North Carolina Physicians Criticize Study Backing Vaccinations for Children

By Matt McGregor
Matt McGregor
Matt McGregor
Matt McGregor covers news and features throughout the United States. Send him your story ideas:
July 6, 2022 Updated: July 6, 2022

A group of North Carolina physicians is criticizing the study used to back the U.S. Food and Drug Administration’s (FDA) decision to grant emergency use authorization for COVID-19 vaccines for 6-month to 4-year-old children.

“It was a weak and underpowered study that in no way proved the efficacy nor safety given the fact that two-thirds of the children that started the study did not complete the study for reasons that are unclear,” Dr. Kristin Strange, a pediatric member with the North Carolina Physicians for Freedom (NCPF), told The Epoch Times.

There was a negative efficacy between the first and second dose, where there was a 30 percent increase in COVID-19 cases in the vaccine group compared to the placebo, Strange said.

“There was no improvement in clinical outcomes after the second dose, which then prompted an add-on third booster dose for these children,” Strange said. “Since 97 percent of children who contracted COVID-19 during the trial did so before the third dose was given—most of whom had mild symptoms—there were only a few COVID-19 cases to base their conclusions, which showed, in the end, a 70 percent efficacy in the vaccine group compared to the placebo; that efficacy decided on by only 10 total children.”

The only child hospitalized in the study, with COVID-19 infection, fever, and seizures; was from the vaccine group, Strange said.

Dr. Dianna Lightfoot, Dr. Weston Saunders, and Dr. Bose Ravenell—also with NCPF—complied a Q&A (pdf) after fielding concerns from parents about the child vaccinations from their research.

Epoch Times Photo
A father covers the face of his son as he receives a Pfizer COVID-19 vaccine in Balgowlah in Sydney, Australia, on Jan. 11, 2022. (Jenny Evans/Getty Images)

‘Eroded Trust’

Flawed and inconsistent testing methods used to justify the rapid push to vaccinate children for COVID-19 have bred wariness in parents, Strange said, creating even more problems.

“We are seeing a progressive rise in overall vaccine hesitance among families who are second-guessing the other established vaccines for their children due to the mistrust in our public health entities, including the FDA and the CDC, given how this COVID-19 vaccine rollout has gone thus far with the heavy-handedness of vaccine mandates and many people witnessing first hand very concerning side effects in themselves, family members, athletes, and their own children,” Strange said.

The eroded trust between the patient, physician, and family could take years, “if not decades,” to heal, Strange said.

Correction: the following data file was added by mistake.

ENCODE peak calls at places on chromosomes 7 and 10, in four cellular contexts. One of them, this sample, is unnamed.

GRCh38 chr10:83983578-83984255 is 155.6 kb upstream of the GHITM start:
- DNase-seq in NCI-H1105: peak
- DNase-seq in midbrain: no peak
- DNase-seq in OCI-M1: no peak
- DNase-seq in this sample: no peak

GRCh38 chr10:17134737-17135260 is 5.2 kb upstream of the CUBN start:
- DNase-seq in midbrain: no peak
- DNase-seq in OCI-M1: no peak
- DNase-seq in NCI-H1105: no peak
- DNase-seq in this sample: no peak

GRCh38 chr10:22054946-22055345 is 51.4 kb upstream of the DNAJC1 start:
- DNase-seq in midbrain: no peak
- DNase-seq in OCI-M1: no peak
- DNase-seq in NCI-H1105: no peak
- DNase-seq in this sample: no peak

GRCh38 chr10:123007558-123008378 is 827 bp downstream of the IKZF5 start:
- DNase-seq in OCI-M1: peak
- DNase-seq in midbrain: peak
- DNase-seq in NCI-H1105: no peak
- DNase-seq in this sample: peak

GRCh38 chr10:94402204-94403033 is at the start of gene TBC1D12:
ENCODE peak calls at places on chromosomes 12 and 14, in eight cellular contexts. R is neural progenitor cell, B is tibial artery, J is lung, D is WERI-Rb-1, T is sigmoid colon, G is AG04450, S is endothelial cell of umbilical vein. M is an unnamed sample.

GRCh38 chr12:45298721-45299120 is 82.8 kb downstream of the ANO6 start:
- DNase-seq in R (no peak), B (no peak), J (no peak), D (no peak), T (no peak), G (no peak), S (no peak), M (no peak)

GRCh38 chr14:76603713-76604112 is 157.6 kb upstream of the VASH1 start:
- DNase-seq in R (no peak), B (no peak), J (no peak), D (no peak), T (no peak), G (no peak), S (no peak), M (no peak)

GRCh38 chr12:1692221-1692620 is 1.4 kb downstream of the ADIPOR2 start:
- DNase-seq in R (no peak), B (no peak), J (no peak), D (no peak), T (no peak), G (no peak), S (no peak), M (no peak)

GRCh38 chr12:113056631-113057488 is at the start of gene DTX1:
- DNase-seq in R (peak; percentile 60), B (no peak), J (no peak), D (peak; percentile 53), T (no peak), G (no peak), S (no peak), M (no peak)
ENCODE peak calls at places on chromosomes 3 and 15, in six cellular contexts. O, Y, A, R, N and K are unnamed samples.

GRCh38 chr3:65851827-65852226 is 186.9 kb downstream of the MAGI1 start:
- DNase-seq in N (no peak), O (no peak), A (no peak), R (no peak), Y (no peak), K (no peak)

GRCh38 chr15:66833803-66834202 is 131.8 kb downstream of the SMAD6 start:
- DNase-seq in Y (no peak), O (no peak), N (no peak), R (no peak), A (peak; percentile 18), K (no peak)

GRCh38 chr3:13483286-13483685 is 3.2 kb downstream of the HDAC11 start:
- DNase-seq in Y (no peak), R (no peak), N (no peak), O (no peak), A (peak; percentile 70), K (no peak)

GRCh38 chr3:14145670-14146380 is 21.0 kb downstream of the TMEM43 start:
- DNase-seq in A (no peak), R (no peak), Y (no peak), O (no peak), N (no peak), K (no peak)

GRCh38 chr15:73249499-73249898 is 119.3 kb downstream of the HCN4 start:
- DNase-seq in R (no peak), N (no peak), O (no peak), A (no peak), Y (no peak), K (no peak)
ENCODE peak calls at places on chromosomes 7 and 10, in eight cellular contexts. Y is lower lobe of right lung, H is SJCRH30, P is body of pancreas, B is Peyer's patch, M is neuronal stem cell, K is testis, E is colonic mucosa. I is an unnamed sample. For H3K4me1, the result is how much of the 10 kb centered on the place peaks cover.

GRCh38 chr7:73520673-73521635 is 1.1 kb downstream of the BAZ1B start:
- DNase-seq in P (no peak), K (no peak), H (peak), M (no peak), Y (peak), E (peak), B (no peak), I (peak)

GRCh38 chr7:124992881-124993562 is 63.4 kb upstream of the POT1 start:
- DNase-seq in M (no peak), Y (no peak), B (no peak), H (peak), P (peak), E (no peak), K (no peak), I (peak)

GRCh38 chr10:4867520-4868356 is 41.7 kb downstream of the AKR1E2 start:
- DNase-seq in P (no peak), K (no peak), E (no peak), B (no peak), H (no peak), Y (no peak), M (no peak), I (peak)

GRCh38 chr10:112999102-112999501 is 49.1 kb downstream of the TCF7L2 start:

The FDA and the CDC didn’t immediately respond to The Epoch Times’ request for comment.

‘Tremendous Risk’

Given that the vaccine was not properly vetted or verified for safety, and can’t actually prevent disease or transmission of the virus to others, injecting healthy children with a novel genetic vaccine that was rushed into development presents a “tremendous risk” that society can’t afford because it leaves children vulnerable to both short term and still yet unknown long-term side effects, Strange said.

“As pediatricians and medical practitioners, we will have no credibility with families and patients going forward with recommendations for current and future childhood vaccines and medical interventions if this vaccine roll-out—especially in children—continues on its current path,” Strange said. “This whole process may in fact result in a need for us to look more intently at our current vaccine schedule and to review the ongoing need for some of them, along with their timing according to the child’s risk of disease and verifying their safety.”

Epoch Times Photo
An 11-year-old boy is vaccinated as his brother looks on in support at the drive-through vaccination center at North Shore Events Centre in Auckland, New Zealand, on Jan. 17, 2022. (Fiona Goodall/Getty Images)

There should also be a review of how those studies were conducted as well, Strange said.

“This includes making sure any adjuvants added, such as aluminum, are within acceptable ranges to be deemed safe for injecting into a mother carrying a developing baby as well as a young infant with rapid brain and body development in those critical first years of life,” Strange said.

‘Medical Freedom’

To raise any of these concerns, however, brings judgment from medical boards, Strange said, which has removed the medical sovereignty of both patient and physician.

“Not only do patients and parents want medical freedom to make their own health care decisions for themselves and their children, but we must also preserve the medical freedom that physicians and medical practitioners have had with regards to making patient-specific recommendations without fear of reprisal or threat of our medical licensure by our medical and specialty boards,” Strange said.